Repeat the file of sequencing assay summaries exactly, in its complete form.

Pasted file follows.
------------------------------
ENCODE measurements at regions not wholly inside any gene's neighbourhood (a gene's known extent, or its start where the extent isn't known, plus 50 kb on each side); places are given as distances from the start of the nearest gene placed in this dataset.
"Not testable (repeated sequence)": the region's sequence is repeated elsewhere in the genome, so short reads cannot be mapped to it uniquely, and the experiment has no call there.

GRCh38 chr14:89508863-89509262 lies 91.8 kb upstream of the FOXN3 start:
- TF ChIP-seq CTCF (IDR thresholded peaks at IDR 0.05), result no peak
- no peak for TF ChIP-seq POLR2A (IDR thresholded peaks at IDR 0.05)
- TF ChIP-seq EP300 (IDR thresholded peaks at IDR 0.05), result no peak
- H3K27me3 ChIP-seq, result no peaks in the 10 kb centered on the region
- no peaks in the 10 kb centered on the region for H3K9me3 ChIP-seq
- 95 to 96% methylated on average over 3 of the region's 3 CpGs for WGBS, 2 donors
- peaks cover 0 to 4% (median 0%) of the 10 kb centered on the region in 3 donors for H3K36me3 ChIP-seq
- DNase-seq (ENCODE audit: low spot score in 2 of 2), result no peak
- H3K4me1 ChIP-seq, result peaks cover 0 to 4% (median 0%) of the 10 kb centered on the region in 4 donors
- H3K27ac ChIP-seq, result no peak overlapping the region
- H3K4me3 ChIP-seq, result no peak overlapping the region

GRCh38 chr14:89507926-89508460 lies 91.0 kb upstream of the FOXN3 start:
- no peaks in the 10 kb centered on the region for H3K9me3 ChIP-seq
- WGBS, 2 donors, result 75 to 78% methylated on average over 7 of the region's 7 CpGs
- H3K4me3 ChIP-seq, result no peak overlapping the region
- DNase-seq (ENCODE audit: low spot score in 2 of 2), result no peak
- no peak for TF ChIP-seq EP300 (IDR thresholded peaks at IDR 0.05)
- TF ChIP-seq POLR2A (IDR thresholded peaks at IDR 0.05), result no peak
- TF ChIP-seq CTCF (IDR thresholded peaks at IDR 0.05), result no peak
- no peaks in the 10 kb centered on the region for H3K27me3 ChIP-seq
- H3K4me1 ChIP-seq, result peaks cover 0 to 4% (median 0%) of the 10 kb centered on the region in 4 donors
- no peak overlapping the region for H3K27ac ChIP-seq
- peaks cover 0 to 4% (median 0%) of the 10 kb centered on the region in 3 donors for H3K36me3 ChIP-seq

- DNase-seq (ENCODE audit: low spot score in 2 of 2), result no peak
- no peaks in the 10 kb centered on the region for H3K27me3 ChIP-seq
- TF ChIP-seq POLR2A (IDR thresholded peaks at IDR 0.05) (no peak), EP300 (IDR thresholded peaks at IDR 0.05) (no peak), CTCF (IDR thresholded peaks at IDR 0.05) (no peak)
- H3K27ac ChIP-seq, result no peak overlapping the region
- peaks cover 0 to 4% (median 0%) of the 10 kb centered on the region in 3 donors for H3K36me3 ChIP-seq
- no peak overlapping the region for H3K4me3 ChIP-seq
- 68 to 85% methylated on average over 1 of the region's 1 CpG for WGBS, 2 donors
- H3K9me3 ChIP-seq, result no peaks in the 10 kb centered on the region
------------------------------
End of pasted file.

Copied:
ENCODE measurements at regions not wholly inside any gene's neighbourhood (a gene's known extent, or its start where the extent isn't known, plus 50 kb on each side); places are given as distances from the start of the nearest gene placed in this dataset.
"Not testable (repeated sequence)": the region's sequence is repeated elsewhere in the genome, so short reads cannot be mapped to it uniquely, and the experiment has no call there.

GRCh38 chr14:89508863-89509262 lies 91.8 kb upstream of the FOXN3 start:
- TF ChIP-seq CTCF (IDR thresholded peaks at IDR 0.05), result no peak
- no peak for TF ChIP-seq POLR2A (IDR thresholded peaks at IDR 0.05)
- TF ChIP-seq EP300 (IDR thresholded peaks at IDR 0.05), result no peak
- H3K27me3 ChIP-seq, result no peaks in the 10 kb centered on the region
- no peaks in the 10 kb centered on the region for H3K9me3 ChIP-seq
- 95 to 96% methylated on average over 3 of the region's 3 CpGs for WGBS, 2 donors
- peaks cover 0 to 4% (median 0%) of the 10 kb centered on the region in 3 donors for H3K36me3 ChIP-seq
- DNase-seq (ENCODE audit: low spot score in 2 of 2), result no peak
- H3K4me1 ChIP-seq, result peaks cover 0 to 4% (median 0%) of the 10 kb centered on the region in 4 donors
- H3K27ac ChIP-seq, result no peak overlapping the region
- H3K4me3 ChIP-seq, result no peak overlapping the region

GRCh38 chr14:89507926-89508460 lies 91.0 kb upstream of the FOXN3 start:
- no peaks in the 10 kb centered on the region for H3K9me3 ChIP-seq
- WGBS, 2 donors, result 75 to 78% methylated on average over 7 of the region's 7 CpGs
- H3K4me3 ChIP-seq, result no peak overlapping the region
- DNase-seq (ENCODE audit: low spot score in 2 of 2), result no peak
- no peak for TF ChIP-seq EP300 (IDR thresholded peaks at IDR 0.05)
- TF ChIP-seq POLR2A (IDR thresholded peaks at IDR 0.05), result no peak
- TF ChIP-seq CTCF (IDR thresholded peaks at IDR 0.05), result no peak
- no peaks in the 10 kb centered on the region for H3K27me3 ChIP-seq
- H3K4me1 ChIP-seq, result peaks cover 0 to 4% (median 0%) of the 10 kb centered on the region in 4 donors
- no peak overlapping the region for H3K27ac ChIP-seq
- peaks cover 0 to 4% (median 0%) of the 10 kb centered on the region in 3 donors for H3K36me3 ChIP-seq

- DNase-seq (ENCODE audit: low spot score in 2 of 2), result no peak
- no peaks in the 10 kb centered on the region for H3K27me3 ChIP-seq
- TF ChIP-seq POLR2A (IDR thresholded peaks at IDR 0.05) (no peak), EP300 (IDR thresholded peaks at IDR 0.05) (no peak), CTCF (IDR thresholded peaks at IDR 0.05) (no peak)
- H3K27ac ChIP-seq, result no peak overlapping the region
- peaks cover 0 to 4% (median 0%) of the 10 kb centered on the region in 3 donors for H3K36me3 ChIP-seq
- no peak overlapping the region for H3K4me3 ChIP-seq
- 68 to 85% methylated on average over 1 of the region's 1 CpG for WGBS, 2 donors
- H3K9me3 ChIP-seq, result no peaks in the 10 kb centered on the region